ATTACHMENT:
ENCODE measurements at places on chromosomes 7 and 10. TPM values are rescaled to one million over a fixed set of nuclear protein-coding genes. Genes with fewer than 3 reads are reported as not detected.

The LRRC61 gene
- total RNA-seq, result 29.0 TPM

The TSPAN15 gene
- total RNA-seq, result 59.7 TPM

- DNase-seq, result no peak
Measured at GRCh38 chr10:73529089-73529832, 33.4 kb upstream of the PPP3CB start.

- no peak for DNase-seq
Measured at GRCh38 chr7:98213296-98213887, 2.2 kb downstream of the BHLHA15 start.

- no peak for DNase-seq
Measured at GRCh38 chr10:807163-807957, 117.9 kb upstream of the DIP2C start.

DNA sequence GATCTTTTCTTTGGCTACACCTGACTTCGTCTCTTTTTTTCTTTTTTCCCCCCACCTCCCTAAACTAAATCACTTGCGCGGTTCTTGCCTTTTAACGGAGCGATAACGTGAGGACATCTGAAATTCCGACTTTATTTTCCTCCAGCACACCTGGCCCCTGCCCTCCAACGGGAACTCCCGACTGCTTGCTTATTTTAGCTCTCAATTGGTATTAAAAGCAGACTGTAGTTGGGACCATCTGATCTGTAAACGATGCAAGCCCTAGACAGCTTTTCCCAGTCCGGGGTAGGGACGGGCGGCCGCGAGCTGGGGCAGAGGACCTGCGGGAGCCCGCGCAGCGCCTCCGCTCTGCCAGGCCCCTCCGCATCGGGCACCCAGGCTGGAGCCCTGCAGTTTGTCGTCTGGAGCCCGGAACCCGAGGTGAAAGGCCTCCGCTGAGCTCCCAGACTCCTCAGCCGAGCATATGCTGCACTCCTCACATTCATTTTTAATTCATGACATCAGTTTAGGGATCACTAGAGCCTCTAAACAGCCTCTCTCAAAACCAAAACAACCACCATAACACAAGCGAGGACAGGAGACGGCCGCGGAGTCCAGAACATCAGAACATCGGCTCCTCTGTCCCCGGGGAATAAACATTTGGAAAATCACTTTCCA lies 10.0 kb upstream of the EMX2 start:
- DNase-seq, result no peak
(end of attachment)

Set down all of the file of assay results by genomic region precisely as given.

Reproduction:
ENCODE measurements at places on chromosomes 7 and 10. TPM values are rescaled to one million over a fixed set of nuclear protein-coding genes. Genes with fewer than 3 reads are reported as not detected.

The LRRC61 gene
- total RNA-seq, result 29.0 TPM

The TSPAN15 gene
- total RNA-seq, result 59.7 TPM

- DNase-seq, result no peak
Measured at GRCh38 chr10:73529089-73529832, 33.4 kb upstream of the PPP3CB start.

- no peak for DNase-seq
Measured at GRCh38 chr7:98213296-98213887, 2.2 kb downstream of the BHLHA15 start.

- no peak for DNase-seq
Measured at GRCh38 chr10:807163-807957, 117.9 kb upstream of the DIP2C start.

DNA sequence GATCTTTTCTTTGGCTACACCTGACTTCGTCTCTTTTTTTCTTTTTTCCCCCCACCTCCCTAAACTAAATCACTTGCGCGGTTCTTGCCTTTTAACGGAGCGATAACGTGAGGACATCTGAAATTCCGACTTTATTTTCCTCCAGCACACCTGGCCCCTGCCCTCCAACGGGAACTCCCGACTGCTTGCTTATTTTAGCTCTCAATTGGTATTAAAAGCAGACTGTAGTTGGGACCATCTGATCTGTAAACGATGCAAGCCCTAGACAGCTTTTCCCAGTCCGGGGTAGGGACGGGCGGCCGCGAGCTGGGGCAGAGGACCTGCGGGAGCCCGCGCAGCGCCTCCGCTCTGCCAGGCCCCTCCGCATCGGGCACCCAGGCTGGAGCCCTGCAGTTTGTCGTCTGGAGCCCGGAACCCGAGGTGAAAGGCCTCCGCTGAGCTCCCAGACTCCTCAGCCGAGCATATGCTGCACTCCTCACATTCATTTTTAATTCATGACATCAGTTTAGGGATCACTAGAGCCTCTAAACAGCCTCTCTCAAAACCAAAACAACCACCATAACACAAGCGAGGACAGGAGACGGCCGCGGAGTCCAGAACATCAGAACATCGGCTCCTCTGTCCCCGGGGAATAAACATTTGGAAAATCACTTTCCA lies 10.0 kb upstream of the EMX2 start:
- DNase-seq, result no peak